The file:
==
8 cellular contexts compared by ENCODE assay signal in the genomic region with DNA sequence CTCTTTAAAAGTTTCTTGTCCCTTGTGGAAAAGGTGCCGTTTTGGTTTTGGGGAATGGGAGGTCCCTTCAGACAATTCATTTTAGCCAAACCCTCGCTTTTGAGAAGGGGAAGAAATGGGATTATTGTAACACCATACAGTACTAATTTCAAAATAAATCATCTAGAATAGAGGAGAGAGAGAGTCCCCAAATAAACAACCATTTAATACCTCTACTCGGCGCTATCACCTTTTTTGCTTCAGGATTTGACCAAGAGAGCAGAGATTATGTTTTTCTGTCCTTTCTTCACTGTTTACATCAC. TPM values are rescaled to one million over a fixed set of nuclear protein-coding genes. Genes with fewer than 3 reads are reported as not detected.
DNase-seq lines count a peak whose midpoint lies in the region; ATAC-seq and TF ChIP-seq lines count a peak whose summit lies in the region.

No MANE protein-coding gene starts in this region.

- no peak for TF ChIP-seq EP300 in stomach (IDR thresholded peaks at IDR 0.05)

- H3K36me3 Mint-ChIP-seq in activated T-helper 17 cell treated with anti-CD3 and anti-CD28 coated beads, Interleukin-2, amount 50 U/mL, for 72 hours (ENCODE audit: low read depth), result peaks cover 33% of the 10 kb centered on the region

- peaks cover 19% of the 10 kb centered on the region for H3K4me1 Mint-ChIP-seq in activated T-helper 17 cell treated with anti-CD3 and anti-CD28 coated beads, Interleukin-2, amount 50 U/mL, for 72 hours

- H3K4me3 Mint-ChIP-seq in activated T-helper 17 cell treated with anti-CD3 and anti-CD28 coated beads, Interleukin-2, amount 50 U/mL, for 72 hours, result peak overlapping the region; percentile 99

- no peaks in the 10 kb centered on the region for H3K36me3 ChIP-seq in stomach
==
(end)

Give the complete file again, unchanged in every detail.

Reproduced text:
8 cellular contexts compared by ENCODE assay signal in the genomic region with DNA sequence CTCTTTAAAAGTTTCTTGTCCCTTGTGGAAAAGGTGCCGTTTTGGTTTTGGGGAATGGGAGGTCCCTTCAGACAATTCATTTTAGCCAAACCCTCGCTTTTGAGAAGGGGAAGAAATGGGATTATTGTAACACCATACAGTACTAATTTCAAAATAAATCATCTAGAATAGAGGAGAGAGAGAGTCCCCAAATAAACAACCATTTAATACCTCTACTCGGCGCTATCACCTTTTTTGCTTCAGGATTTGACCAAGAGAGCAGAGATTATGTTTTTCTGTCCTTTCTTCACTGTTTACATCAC. TPM values are rescaled to one million over a fixed set of nuclear protein-coding genes. Genes with fewer than 3 reads are reported as not detected.
DNase-seq lines count a peak whose midpoint lies in the region; ATAC-seq and TF ChIP-seq lines count a peak whose summit lies in the region.

No MANE protein-coding gene starts in this region.

- no peak for TF ChIP-seq EP300 in stomach (IDR thresholded peaks at IDR 0.05)

- H3K36me3 Mint-ChIP-seq in activated T-helper 17 cell treated with anti-CD3 and anti-CD28 coated beads, Interleukin-2, amount 50 U/mL, for 72 hours (ENCODE audit: low read depth), result peaks cover 33% of the 10 kb centered on the region

- peaks cover 19% of the 10 kb centered on the region for H3K4me1 Mint-ChIP-seq in activated T-helper 17 cell treated with anti-CD3 and anti-CD28 coated beads, Interleukin-2, amount 50 U/mL, for 72 hours

- H3K4me3 Mint-ChIP-seq in activated T-helper 17 cell treated with anti-CD3 and anti-CD28 coated beads, Interleukin-2, amount 50 U/mL, for 72 hours, result peak overlapping the region; percentile 99

- no peaks in the 10 kb centered on the region for H3K36me3 ChIP-seq in stomach